Because I hate you all so much, I torment you with yet another comparison of a scene from Double Indemnity with that horrible made-for-TV remake, in this case, the final scene.
The good, from 1944 (with Fred MacMurray and Edward G. Robinson):
The bad, from 1973 (with Richard Crenna and Lee J. Cobb):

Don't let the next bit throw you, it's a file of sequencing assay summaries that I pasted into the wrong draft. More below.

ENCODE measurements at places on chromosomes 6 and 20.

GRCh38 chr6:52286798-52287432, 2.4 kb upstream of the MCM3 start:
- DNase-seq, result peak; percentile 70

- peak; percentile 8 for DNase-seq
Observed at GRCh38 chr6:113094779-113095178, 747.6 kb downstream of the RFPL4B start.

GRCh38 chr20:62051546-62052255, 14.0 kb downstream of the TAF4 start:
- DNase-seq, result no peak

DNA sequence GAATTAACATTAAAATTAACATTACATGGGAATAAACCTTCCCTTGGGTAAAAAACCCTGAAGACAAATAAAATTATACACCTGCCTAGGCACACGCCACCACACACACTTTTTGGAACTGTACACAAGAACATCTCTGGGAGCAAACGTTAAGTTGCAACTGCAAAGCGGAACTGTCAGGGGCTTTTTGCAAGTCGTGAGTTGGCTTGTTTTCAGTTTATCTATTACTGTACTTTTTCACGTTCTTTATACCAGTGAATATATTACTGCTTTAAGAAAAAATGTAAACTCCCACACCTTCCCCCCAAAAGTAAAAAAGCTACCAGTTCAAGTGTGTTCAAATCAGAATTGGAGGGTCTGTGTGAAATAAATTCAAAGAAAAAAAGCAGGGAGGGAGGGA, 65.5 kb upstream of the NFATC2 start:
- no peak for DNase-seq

To soften the blow, here's a less lopsided comparison: the attempted assassination scene from Alfred Hitchcock's two versions of The Man Who Knew Too Much. The two scenes are very similar -- they even use the same music, by Arthur Benjamin (which left Bernard Herrmann without much to do in the remake, but he does get to make a cameo as the conductor of the orchestra). But the scene from the remake is in color, is much longer -- twice as long, basically -- has more of an action-y climax to it, and makes the heroine more down-to-earth by having her not actually be in attendance at the concert (it just wouldn't do for Doris Day to actually be going to a snooty concert the way Edna Best is in the original). Hitchcock preferred the remake, but I think time has been kinder to the shorter, faster, punchier original.